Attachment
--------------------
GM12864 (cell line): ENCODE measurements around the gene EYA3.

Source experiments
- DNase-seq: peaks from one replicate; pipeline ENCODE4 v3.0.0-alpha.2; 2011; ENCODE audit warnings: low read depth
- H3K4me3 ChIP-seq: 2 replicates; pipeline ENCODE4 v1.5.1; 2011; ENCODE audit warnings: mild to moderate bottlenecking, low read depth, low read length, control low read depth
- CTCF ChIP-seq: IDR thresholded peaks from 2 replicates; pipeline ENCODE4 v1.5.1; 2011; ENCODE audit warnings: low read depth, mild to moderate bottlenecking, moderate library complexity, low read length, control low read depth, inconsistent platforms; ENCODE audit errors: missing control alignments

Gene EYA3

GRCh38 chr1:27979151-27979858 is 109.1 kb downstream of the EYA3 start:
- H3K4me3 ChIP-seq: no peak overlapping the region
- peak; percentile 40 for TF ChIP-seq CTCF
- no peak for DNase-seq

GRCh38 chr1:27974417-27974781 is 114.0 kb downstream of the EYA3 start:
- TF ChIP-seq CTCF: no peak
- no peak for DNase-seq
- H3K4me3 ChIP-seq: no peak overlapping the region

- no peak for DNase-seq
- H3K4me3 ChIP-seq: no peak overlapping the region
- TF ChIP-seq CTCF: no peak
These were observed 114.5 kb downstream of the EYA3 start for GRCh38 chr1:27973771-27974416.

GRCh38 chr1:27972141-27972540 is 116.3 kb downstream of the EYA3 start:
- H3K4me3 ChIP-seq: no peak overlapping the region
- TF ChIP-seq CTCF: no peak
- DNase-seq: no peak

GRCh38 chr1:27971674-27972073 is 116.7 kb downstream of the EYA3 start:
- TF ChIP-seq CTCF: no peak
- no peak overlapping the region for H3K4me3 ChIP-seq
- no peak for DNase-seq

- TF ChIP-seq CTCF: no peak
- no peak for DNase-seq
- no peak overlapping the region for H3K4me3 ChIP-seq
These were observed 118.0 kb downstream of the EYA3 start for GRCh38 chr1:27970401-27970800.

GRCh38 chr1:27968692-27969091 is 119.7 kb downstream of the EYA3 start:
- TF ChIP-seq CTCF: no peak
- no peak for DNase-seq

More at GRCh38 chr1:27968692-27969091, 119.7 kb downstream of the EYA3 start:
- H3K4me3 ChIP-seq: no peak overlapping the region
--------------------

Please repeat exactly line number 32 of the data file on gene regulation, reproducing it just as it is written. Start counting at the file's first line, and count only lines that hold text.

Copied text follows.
- TF ChIP-seq CTCF: no peak